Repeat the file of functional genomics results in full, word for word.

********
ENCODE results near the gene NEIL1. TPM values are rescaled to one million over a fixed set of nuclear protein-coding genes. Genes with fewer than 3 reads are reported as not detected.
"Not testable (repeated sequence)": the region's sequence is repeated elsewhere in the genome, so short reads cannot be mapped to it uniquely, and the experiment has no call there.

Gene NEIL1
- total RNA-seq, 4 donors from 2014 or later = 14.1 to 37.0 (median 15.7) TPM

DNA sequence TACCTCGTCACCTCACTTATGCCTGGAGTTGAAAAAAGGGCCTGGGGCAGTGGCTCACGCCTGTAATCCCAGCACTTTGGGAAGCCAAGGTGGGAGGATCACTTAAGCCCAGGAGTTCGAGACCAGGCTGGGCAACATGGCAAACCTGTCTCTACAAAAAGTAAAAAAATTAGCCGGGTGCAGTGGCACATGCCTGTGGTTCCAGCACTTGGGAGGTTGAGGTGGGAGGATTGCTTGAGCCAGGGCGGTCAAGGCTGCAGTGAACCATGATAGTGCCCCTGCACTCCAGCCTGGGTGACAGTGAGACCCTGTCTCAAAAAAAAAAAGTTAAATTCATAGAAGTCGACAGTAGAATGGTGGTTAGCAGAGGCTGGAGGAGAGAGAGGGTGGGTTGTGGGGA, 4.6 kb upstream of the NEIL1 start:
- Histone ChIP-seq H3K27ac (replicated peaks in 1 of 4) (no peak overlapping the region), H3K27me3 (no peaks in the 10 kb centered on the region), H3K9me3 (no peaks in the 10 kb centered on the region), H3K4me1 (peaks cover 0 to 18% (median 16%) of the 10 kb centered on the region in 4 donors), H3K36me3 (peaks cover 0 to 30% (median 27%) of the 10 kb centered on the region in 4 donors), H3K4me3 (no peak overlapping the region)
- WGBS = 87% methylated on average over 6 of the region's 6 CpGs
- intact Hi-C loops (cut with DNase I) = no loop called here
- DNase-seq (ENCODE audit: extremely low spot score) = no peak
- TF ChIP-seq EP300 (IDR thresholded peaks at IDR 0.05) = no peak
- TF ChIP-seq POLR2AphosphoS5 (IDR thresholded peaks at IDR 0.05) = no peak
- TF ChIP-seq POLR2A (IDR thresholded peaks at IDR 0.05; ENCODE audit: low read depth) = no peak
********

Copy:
ENCODE results near the gene NEIL1. TPM values are rescaled to one million over a fixed set of nuclear protein-coding genes. Genes with fewer than 3 reads are reported as not detected.
"Not testable (repeated sequence)": the region's sequence is repeated elsewhere in the genome, so short reads cannot be mapped to it uniquely, and the experiment has no call there.

Gene NEIL1
- total RNA-seq, 4 donors from 2014 or later = 14.1 to 37.0 (median 15.7) TPM

DNA sequence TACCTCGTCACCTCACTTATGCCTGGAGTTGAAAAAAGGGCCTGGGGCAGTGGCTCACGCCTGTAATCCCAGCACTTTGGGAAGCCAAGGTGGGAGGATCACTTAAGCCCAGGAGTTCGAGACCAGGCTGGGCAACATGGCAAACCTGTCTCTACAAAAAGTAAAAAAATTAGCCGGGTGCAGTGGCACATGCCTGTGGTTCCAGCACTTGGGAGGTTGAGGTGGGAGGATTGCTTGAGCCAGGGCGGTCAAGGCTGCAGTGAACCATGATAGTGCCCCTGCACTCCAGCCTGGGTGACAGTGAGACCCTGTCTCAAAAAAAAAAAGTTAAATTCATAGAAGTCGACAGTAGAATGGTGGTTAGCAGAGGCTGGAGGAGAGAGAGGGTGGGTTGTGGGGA, 4.6 kb upstream of the NEIL1 start:
- Histone ChIP-seq H3K27ac (replicated peaks in 1 of 4) (no peak overlapping the region), H3K27me3 (no peaks in the 10 kb centered on the region), H3K9me3 (no peaks in the 10 kb centered on the region), H3K4me1 (peaks cover 0 to 18% (median 16%) of the 10 kb centered on the region in 4 donors), H3K36me3 (peaks cover 0 to 30% (median 27%) of the 10 kb centered on the region in 4 donors), H3K4me3 (no peak overlapping the region)
- WGBS = 87% methylated on average over 6 of the region's 6 CpGs
- intact Hi-C loops (cut with DNase I) = no loop called here
- DNase-seq (ENCODE audit: extremely low spot score) = no peak
- TF ChIP-seq EP300 (IDR thresholded peaks at IDR 0.05) = no peak
- TF ChIP-seq POLR2AphosphoS5 (IDR thresholded peaks at IDR 0.05) = no peak
- TF ChIP-seq POLR2A (IDR thresholded peaks at IDR 0.05; ENCODE audit: low read depth) = no peak